Print Edition - 2015-07-30 | Oped
Jul 29, 2015-When members of the Constituent Assembly (CA) came seeking our suggestions for the draft constitution, I was more than happy to participate in the public hearing. Along with my friends, I participated in the public hearing with enthusiasm. After an honourable member of the CA spoke about the different provisions and contents of the constitution, the floor was opened to the audience to give suggestions for possible inclusion in the final draft of the constitution. When I got a chance to speak, I spoke for secularism and religious freedom, sensing the spirit of religious extremism from some political leaders at the public hearing.
The first seating of the dissolved parliament which was reinstated by the then king Gyanendra after a popular uprising against his autocratic rule declared Nepal a secular country, giving equal rights to all the religions to flourish. The Interim Constitution of Nepal upheld that provision. But recently, religion is being used as a tool to revive politics for discredited and outdated leaders. When the sitting prime minister, who took the oath of office under the secular constitution, publicly stated that he was unaware how the term secularism had been incorporated in the Interim Constitution, it further fuelled the debate on the principle of keeping religion and politics separate.
The current debate over secularism is taking place partly due to the resurgence of some political leaders who are exploiting the religious sentiments of the people to purge their tainted images in a bid to bounce back into politics. These leaders are inciting hatred against religious minorities which is polluting the environment of religious tolerance for which Nepal is known all over the world. The concept of secularism holds that the government or other entities should exist separately from religion and religious beliefs. But it is sad to say that secularism has been wrongly interpreted in Nepal. If the constitution of Nepal enshrines secularism, it doesn’t mean that every Hindu will be converted into Christians or Muslims — it is only a movement towards the separation of religion and government. The country doesn’t believe in religion but the people, therefore, the country has no religion to be attached with.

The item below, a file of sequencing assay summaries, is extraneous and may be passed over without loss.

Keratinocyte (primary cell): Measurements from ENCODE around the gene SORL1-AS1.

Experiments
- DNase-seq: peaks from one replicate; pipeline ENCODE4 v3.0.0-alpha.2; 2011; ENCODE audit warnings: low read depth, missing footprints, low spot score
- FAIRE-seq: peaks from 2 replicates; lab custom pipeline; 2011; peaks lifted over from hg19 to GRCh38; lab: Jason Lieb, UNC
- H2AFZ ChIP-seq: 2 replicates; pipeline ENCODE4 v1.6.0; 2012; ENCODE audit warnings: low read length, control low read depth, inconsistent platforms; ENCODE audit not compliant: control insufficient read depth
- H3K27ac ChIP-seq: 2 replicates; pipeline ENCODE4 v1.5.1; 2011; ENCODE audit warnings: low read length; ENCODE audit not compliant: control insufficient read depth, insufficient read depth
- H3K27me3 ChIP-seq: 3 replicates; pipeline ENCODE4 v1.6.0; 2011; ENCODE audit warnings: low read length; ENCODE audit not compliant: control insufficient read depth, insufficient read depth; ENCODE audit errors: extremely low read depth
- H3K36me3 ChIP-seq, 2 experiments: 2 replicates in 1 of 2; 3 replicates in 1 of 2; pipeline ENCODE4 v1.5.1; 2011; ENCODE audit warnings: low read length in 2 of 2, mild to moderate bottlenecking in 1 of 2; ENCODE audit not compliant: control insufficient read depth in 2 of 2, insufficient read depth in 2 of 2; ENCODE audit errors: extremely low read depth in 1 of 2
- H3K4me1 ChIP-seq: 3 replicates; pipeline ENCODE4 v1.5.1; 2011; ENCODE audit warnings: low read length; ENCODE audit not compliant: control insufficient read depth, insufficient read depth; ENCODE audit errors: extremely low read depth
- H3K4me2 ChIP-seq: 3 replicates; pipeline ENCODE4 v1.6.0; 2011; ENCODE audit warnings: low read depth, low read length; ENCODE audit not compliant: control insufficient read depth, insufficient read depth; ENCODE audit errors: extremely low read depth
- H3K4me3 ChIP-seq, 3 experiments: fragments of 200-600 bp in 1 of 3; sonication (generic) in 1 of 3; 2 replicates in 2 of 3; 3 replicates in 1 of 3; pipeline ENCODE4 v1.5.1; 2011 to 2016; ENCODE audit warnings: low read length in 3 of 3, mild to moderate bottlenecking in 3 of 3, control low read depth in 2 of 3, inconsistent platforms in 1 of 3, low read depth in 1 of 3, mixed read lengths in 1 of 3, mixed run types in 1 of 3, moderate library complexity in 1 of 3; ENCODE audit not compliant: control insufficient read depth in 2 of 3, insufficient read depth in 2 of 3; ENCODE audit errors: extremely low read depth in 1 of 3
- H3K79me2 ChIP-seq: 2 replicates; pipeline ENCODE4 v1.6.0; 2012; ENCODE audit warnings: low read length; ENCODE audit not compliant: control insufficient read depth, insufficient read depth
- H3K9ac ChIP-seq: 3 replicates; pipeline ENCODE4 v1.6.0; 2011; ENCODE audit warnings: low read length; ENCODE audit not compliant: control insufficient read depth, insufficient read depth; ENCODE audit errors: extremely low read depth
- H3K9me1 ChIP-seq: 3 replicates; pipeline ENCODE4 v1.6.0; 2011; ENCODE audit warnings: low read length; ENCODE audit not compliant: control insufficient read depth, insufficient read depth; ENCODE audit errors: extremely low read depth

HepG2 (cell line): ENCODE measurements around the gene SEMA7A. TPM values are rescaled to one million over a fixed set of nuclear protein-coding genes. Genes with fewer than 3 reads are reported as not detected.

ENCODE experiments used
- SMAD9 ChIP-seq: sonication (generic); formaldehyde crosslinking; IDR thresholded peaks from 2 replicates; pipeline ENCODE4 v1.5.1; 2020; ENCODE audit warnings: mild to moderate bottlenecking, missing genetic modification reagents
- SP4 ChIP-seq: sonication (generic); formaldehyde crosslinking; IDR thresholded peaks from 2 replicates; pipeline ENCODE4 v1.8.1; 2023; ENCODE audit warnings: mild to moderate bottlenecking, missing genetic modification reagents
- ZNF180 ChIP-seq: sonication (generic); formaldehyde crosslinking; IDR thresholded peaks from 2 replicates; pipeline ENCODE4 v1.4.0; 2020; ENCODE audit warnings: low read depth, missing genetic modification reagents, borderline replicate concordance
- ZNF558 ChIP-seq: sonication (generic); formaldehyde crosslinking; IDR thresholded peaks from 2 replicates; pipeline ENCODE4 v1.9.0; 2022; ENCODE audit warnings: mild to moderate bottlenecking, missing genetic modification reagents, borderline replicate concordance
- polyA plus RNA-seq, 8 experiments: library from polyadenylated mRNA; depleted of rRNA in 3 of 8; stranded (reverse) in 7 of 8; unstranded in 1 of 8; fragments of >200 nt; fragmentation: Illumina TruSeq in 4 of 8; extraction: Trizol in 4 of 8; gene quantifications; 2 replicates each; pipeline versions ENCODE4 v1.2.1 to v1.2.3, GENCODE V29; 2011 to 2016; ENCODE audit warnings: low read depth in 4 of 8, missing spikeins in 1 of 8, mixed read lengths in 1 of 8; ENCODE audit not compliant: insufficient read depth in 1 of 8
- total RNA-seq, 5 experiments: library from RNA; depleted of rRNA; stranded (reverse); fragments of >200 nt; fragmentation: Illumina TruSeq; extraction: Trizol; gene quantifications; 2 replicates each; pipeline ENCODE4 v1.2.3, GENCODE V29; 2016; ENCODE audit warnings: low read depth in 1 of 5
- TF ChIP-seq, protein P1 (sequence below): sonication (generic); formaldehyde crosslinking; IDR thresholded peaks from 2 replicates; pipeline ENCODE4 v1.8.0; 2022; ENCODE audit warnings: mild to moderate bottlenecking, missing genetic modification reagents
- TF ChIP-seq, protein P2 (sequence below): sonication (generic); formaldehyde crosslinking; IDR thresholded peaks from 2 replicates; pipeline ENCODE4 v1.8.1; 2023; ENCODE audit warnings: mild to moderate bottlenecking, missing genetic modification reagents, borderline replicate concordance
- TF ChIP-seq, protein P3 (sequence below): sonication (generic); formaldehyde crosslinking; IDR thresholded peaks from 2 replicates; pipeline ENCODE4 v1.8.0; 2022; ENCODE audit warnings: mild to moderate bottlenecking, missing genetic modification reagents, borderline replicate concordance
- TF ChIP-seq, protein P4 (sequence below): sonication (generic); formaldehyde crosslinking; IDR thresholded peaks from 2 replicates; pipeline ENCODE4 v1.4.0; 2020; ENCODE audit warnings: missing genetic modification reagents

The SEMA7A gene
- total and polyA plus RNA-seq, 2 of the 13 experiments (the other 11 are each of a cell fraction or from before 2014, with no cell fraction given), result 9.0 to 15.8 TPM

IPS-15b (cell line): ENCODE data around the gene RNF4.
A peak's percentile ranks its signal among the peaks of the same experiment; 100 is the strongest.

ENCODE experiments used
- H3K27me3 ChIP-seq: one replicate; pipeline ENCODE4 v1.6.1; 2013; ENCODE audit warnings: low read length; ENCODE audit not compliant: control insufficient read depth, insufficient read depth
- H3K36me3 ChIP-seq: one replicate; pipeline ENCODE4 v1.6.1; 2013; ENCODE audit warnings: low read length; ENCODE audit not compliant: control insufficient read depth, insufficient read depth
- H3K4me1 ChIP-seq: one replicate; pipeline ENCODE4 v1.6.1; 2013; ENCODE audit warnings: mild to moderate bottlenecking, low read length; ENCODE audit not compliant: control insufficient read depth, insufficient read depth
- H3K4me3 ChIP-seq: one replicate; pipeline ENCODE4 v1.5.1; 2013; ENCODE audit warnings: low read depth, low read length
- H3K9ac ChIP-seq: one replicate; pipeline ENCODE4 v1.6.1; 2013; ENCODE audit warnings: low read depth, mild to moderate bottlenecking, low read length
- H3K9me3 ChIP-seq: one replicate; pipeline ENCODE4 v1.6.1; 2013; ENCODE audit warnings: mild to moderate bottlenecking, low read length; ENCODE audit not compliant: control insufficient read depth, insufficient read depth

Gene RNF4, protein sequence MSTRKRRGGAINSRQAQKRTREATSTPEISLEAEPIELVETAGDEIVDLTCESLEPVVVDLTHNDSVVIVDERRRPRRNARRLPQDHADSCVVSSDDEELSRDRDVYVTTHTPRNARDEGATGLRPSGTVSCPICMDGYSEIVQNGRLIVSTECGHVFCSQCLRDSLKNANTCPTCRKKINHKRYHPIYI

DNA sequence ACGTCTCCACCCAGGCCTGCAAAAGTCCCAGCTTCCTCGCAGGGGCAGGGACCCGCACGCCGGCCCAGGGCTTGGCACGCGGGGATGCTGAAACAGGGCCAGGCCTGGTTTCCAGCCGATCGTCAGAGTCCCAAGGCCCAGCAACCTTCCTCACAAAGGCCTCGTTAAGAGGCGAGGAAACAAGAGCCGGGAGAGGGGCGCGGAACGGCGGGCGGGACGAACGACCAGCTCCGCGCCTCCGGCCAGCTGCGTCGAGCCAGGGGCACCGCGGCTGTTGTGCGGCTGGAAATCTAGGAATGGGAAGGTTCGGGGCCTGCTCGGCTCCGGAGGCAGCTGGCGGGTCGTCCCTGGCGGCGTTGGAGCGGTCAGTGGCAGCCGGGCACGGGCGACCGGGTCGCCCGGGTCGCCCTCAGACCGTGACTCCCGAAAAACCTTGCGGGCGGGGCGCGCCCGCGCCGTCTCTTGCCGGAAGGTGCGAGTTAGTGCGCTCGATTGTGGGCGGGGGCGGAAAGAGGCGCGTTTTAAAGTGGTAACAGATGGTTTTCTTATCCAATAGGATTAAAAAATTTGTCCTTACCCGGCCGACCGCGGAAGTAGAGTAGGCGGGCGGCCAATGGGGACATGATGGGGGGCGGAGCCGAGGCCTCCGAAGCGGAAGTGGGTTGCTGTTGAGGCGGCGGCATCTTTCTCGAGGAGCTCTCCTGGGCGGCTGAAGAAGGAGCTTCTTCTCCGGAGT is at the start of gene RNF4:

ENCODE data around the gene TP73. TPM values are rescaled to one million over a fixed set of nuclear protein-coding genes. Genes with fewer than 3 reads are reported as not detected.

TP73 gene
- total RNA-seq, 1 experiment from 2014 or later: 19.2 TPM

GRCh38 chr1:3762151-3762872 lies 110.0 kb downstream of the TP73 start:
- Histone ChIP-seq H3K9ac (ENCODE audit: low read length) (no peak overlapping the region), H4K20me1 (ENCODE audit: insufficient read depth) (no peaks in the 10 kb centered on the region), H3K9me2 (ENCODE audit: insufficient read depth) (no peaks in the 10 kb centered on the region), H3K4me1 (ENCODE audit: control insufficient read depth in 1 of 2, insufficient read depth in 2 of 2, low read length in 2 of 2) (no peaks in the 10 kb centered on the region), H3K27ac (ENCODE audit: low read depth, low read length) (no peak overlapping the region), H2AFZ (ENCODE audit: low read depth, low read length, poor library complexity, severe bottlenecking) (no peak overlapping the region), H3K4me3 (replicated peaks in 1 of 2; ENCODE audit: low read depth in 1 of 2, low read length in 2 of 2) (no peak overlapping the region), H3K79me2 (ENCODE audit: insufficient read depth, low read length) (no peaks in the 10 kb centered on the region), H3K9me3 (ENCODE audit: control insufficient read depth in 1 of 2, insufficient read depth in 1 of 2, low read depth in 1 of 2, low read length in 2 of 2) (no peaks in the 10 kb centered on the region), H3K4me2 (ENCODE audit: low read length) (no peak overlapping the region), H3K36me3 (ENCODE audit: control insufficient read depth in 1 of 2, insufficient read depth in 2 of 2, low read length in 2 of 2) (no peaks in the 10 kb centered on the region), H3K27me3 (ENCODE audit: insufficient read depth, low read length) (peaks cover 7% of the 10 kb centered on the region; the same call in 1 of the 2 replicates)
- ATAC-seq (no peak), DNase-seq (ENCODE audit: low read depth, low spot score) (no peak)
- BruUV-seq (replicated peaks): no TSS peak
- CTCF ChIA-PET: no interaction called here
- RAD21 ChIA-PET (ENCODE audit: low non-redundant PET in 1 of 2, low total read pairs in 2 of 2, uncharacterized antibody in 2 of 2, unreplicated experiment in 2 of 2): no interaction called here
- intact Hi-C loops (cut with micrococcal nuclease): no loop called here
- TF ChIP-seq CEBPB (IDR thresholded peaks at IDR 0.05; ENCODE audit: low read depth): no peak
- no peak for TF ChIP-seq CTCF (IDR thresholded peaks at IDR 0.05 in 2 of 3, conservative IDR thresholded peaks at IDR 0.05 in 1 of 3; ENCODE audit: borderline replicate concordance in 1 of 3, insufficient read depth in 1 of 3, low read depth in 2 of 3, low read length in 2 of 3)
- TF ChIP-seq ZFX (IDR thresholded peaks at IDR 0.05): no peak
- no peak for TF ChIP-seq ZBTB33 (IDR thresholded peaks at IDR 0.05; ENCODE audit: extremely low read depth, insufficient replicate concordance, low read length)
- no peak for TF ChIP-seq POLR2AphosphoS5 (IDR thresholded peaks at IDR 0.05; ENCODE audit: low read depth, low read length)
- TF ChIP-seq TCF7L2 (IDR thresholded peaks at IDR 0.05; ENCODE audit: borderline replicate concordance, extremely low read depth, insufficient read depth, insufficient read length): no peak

Secularism won’t weaken nationalism, but it will bring everybody together further cementing the bond between the different communities. When a majority of the democratic countries in the world have incorporated secularism in their constitutions providing equal opportunities to all the religions to flourish, I think Nepal won’t take a step backwards. For peace and prosperity, we need to defeat the forces of religious extremism in the country, otherwise Nepal is sure to take the path of communal politics like in the Gulf and Middle Eastern countries where hundreds of people are being killed in religious violence every day. Let’s close the chapter of giving a political colour to religion which is polarising Nepali society, instead plant the seed of tolerance and unity which is my fervent prayer for our country Nepal.
Published: 30-07-2015 08:26